Music Blu-ray Review: A MusiCares Tribute to Paul McCartney

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As a Paul McCartney fanatic, someone who has explored every nook and cranny of his immensely varied career, the only minor reservation I have about Shout! Factory’s new A MusiCares Tribute to Paul McCartney is that the focus is squarely on the Beatles years. Otherwise, McCartney fans shouldn’t think twice about adding this fun concert Blu-ray (also available on DVD; release date is March 24) to their collection. It’s always interesting to hear a variety of artists interpret McCartney’s work, but what clinches this release is that the man himself both opens and closes the show with a blast of energetic mini-sets.

The MusiCares Foundation paid tribute to their 2012 Person of the Year, Paul McCartney, with this all-star concert. Taped on February 10, 2012, the show technically opens with performers from the cast of Cirque du Soleil’s Love, running through a highly abbreviated version of their show. Backed by a medley of Beatles tunes, it sets the tone for a show that focuses more on McCartney the Beatle. With 45 years of solo releases to draw from, it never ceases to amaze that artists continue to pay tribute to him primarily by selecting material from his comparatively brief Beatles career.

McCartney and his touring band initially seem to endorse that approach by opening the concert with “Magical Mystery Tour.” Luckily he switches gears for a hard-driving version of the mid-‘70s hit “Junior’s Farm,” a tune McCartney has only recently re-embraced in concert during recent tours. Then it’s on to a lineup a great artists, most of whom chose to perform a Beatles song (with one terrific exception).

That exception is Alison Krauss & Union Station (featuring Jerry Douglas), who do a gorgeous countrified version of “No More Lonely Nights.” McCartney himself has sadly neglected to perform this ‘80s hit, but perhaps Krauss’ inspired interpretation might reignite his interest in it. It was a rather brave choice in a night dominated by Beatles songs, but the fact that she sings it so beautifully and the arrangement is so creative makes it a true highlight.

Other standout moments include Neil Young and Crazy Horse blasting their way through a raucous “I Saw Her Standing There.” Young playfully throws in the original “beauty queen” lyric in the opening couplet. The relatively sedate, black-tie affair crowd really springs to life during this hard-rocking jam. Alicia Keys delivers a cool piano-based version of “Blackbird.” James Taylor and Diana Krall team up for a pair of tunes. If Taylor’s take on “Yesterday” is a bit predictable, Krall’s reading of “For No One” is a more adventurous choice.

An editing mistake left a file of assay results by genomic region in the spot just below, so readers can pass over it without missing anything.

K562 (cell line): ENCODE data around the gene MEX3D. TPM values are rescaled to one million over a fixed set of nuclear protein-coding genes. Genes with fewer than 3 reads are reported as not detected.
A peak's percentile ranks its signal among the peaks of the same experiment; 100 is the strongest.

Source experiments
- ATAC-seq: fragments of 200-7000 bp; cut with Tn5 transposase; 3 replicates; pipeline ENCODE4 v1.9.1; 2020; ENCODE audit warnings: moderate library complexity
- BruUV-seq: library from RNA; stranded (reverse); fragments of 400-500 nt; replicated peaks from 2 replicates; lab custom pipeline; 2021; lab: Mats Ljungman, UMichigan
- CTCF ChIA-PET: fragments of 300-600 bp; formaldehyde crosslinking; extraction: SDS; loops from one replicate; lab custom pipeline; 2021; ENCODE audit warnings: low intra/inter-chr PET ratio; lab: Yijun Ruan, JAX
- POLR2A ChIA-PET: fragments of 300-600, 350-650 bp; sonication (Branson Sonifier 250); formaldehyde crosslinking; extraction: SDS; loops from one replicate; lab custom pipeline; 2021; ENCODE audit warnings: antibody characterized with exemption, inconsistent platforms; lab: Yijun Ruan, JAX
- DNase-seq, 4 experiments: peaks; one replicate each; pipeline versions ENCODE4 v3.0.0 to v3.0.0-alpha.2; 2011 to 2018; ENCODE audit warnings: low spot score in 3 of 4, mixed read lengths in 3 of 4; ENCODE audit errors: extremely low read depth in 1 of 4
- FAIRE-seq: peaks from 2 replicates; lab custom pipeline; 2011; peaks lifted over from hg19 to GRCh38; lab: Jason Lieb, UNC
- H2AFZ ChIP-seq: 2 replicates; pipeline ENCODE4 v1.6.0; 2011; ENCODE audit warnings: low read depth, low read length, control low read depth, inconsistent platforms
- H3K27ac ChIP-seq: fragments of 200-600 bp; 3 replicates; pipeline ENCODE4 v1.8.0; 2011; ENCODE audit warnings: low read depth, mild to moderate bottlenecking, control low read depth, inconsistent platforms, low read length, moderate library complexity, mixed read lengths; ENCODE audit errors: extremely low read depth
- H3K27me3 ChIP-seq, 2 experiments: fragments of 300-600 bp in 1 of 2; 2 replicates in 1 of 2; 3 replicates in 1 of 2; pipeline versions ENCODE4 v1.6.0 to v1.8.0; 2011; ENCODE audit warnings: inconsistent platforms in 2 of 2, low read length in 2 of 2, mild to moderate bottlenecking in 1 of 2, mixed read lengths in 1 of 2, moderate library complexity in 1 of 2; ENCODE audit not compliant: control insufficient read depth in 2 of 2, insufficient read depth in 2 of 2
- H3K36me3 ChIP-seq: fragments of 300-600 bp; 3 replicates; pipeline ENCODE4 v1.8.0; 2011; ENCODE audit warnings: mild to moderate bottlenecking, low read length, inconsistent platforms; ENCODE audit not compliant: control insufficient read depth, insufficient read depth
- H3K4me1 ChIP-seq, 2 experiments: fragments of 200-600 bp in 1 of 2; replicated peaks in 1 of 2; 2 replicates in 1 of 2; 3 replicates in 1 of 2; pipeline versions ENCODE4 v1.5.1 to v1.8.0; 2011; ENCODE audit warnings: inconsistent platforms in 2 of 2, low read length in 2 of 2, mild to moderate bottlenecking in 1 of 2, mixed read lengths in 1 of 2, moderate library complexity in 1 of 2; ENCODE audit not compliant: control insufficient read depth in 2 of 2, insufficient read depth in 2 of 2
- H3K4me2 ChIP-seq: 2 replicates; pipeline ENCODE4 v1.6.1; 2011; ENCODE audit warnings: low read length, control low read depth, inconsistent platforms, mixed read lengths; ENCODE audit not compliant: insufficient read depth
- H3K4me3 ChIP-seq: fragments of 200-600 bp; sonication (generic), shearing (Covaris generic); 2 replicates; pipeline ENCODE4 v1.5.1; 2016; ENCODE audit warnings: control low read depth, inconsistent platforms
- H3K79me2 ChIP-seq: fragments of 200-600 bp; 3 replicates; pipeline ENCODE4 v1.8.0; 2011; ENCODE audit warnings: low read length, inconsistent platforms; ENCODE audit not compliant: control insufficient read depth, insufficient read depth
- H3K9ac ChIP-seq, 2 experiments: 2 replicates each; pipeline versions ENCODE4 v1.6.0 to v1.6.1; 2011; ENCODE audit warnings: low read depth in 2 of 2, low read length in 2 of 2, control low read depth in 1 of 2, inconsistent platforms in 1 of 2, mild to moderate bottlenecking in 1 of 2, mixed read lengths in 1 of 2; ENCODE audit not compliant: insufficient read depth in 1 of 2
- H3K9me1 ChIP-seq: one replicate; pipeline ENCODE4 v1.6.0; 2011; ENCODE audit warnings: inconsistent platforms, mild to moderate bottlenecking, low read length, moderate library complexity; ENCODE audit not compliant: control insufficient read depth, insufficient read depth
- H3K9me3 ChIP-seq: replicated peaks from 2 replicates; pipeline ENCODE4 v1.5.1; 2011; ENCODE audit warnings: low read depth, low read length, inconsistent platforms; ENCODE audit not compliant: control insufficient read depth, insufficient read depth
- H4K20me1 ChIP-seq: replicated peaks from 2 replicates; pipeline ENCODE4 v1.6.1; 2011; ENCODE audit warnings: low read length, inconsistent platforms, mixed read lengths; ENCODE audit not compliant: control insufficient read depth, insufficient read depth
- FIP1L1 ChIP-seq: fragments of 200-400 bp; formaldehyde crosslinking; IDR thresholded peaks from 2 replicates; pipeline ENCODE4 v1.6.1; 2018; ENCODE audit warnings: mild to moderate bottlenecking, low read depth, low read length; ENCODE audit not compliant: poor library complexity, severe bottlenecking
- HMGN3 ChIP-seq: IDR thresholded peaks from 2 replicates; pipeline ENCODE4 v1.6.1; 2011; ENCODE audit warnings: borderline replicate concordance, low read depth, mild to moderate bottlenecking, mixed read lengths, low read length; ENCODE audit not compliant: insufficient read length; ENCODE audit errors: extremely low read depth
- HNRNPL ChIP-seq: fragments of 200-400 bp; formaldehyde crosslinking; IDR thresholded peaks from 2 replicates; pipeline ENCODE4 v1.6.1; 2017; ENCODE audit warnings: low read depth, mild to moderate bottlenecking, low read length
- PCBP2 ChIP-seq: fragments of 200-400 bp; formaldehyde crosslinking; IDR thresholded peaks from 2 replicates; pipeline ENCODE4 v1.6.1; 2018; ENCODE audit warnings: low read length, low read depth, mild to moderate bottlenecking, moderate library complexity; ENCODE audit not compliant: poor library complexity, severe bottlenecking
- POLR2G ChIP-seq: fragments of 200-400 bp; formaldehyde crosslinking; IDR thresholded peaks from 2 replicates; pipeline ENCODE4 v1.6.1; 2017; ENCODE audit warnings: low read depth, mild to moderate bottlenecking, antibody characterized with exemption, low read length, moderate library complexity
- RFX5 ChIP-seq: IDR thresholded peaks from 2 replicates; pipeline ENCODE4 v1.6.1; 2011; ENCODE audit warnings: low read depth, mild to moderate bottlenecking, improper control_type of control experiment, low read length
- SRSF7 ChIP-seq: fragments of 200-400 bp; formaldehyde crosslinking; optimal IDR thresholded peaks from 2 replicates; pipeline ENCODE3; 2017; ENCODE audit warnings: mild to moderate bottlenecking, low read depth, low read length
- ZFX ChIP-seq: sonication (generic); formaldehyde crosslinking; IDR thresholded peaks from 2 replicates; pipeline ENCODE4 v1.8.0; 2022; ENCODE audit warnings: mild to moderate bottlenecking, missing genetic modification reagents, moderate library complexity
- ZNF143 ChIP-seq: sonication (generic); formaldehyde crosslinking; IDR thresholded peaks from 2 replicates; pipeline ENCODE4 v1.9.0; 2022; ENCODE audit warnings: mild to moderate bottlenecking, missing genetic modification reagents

McCartney himself returns for the understated ballad “My Valentine,” from his then-new standards album Kisses on the Bottom (well, mostly standards, considering this was one of two new originals). As on the album version, he gets an assist from Krall on piano. Joe Walsh fills in on guitar (it was Eric Clapton on the album). McCartney shows his solo catalog a little more love with a rollicking “Nineteen Hundred and Eighty-Five” before closing it out with “Golden Slumbers/Carry That Weight/The End” as the grand finale. Walsh returns, joined by Dave Grohl, for the climactic guitar dual on “The End.”

From a visual standpoint, the Blu-ray offers exactly the kind of sharp image we’ve come to expect from modern concert presentations. The audio is offered as a choice between DTS-HD MA 5.1 and LPCM 2.0 stereo. I was surprised to find that I prefer the LPCM track here. The DTS mix, while not unacceptable, is overly aggressive in terms of the LFE channel. I’m not sure what the idea was, but the booming bass dominates at the expense of clearly audible vocals. I went back and forth quite bit to be sure it wasn’t the way an individual performer was mixed. Overall I recommend the better-balanced sound delivered by the stereo mix.

Unfortunately there are no special features. It would’ve been to have some backstage or rehearsal footage, or even a featurette about the MusiCares Foundation. It would’ve helped compensate for the relatively brief running time of the concert itself (just shy of one hour). But again, given the presence of some strong performances (not the least of which being the ones by the honoree himself) A MusiCares Tribute to Paul McCartney is recommended.

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Chaz Lipp writes for The Morton Report.

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